During the 17th and 18th centuries the rise of mercantile power, colonialism and a slave economy was associated with the development of the idea that “improvement” meant production growth and was an indicator of a new idea of progress. This was a core idea in Adam Smith’s book The Wealth of Nations. In it Smith described the production increase at the early stages of the industrial revolution as being the result of an increasing division of labour and specialisation – his famous example being the pin factory.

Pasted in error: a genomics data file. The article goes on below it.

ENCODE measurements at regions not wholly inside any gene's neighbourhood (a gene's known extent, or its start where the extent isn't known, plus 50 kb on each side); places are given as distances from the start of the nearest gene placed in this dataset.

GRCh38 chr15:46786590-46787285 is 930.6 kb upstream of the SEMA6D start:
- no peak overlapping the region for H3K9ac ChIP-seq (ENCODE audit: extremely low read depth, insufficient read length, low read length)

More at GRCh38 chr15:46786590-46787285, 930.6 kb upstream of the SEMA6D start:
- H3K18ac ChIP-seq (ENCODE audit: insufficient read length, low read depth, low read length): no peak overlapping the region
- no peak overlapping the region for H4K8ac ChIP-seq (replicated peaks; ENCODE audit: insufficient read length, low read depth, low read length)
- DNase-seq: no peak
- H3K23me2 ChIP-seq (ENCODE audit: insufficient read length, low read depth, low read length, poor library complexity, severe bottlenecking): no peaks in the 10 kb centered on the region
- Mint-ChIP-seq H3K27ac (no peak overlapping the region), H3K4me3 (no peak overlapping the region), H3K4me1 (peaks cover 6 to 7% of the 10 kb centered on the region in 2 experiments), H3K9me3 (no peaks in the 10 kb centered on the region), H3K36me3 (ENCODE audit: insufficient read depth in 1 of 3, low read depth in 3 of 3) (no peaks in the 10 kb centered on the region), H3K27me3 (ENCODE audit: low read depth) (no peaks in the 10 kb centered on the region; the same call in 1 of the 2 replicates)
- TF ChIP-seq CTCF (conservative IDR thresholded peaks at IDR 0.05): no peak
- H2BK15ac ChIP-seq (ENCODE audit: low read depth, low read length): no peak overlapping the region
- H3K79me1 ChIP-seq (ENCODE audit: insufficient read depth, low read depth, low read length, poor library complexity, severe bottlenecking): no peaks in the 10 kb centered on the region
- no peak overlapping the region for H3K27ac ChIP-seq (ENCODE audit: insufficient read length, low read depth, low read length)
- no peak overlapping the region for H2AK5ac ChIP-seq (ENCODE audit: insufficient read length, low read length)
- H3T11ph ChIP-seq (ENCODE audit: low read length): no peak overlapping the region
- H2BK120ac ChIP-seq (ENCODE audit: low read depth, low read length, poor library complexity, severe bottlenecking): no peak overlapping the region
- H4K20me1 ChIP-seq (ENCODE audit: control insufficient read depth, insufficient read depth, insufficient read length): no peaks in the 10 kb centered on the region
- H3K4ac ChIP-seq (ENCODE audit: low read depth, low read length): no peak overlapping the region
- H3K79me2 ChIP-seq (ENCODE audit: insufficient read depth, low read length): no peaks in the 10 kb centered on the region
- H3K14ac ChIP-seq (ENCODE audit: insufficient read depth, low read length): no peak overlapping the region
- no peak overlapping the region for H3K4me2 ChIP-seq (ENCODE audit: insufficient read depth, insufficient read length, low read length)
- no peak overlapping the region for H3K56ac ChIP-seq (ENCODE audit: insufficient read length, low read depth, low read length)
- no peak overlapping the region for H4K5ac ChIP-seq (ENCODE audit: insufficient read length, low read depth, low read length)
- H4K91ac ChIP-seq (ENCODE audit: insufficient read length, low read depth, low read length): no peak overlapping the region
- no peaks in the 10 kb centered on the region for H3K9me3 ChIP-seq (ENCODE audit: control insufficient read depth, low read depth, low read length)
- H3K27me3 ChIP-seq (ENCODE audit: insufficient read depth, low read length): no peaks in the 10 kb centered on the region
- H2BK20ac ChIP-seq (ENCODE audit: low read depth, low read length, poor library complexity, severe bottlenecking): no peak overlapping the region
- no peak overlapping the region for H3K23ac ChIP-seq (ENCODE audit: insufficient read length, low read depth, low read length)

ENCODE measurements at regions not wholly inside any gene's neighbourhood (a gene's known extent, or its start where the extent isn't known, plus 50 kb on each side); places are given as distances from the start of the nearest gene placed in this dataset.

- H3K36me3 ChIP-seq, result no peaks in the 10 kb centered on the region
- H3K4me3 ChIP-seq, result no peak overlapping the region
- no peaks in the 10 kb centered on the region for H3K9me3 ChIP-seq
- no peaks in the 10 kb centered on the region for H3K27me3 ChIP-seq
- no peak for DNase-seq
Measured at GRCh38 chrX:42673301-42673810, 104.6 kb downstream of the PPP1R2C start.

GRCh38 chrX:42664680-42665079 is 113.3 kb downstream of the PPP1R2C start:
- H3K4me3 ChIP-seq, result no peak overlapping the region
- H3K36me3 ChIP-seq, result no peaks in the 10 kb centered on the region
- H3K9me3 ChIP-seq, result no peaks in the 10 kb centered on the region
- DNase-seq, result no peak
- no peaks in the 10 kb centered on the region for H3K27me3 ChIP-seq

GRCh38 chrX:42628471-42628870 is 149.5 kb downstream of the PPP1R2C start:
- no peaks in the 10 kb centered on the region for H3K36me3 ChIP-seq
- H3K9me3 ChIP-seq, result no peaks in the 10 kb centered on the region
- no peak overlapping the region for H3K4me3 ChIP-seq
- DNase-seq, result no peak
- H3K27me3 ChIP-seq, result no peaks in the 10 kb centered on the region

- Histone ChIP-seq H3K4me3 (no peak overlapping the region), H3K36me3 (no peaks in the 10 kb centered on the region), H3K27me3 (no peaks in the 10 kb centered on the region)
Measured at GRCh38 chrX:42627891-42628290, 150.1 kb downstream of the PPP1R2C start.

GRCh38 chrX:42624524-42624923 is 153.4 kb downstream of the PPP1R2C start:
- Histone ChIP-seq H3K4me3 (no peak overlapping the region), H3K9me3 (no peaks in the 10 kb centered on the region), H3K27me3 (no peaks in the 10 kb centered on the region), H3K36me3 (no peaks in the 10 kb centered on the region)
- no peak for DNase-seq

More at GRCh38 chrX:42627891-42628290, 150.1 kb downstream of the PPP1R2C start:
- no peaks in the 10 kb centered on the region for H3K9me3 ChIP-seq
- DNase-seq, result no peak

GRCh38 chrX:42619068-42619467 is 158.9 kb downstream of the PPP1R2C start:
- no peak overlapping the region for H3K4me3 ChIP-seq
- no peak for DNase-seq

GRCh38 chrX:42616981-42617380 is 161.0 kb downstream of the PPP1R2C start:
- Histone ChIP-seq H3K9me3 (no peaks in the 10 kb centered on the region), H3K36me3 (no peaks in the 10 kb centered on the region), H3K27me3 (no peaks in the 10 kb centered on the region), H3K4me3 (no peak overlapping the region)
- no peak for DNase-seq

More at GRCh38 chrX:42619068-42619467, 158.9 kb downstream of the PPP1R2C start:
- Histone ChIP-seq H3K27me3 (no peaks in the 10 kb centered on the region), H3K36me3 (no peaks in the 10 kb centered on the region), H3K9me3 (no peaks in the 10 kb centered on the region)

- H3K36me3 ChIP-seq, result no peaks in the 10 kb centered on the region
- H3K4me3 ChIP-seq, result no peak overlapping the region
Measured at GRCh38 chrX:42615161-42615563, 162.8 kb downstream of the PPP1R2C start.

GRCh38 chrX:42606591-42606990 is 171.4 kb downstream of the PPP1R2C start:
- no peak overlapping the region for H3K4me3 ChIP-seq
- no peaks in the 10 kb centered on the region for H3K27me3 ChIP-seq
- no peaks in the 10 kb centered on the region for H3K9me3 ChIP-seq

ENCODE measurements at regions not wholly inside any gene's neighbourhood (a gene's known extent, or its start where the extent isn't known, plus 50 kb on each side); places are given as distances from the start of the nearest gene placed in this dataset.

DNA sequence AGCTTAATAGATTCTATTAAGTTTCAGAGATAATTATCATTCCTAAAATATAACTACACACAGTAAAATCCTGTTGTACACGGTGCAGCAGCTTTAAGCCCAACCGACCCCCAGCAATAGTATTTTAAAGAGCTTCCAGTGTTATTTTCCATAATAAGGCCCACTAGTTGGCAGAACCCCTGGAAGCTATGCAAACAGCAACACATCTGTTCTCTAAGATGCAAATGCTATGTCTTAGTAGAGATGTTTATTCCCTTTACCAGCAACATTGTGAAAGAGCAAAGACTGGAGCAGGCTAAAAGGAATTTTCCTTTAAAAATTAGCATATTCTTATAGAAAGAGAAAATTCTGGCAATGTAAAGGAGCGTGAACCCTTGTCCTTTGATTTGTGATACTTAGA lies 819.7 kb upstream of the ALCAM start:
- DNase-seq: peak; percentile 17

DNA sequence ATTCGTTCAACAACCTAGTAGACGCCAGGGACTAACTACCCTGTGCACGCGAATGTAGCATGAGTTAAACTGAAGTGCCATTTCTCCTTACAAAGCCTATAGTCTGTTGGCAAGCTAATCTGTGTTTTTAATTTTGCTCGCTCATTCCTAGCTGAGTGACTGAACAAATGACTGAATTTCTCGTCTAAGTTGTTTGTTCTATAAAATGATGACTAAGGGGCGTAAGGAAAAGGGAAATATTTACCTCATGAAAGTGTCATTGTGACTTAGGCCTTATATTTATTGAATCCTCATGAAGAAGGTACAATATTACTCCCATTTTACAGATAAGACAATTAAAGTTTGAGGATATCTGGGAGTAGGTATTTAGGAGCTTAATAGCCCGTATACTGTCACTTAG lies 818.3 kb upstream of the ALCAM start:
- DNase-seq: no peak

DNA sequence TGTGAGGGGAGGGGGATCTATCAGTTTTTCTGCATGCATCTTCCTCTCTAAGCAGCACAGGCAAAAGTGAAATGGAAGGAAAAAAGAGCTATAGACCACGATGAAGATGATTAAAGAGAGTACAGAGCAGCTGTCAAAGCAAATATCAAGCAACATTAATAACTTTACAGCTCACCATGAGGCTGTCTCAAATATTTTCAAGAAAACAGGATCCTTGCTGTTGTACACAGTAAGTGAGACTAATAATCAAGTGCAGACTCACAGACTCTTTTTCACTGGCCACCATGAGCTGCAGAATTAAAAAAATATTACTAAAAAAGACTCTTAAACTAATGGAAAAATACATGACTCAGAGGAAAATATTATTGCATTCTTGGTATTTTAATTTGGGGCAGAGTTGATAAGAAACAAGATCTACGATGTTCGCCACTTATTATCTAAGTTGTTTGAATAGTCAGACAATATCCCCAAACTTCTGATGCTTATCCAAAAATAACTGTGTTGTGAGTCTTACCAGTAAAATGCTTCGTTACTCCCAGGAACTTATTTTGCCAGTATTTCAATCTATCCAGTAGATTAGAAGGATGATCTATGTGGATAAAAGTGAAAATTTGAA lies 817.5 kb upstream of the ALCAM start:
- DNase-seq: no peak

However what really enabled the industrial revolution to take off was not just that production was being broken down into simplified specialised processes in factories but that this specialisation enabled mechanisation. Machines were being applied to production on a greater scale and these machines were powered. Their energy source was fossil fuels – coal fired steam engines began to overtake wind and water mills, sails, wood and the muscles of humans and work animals as the main energy and power sources.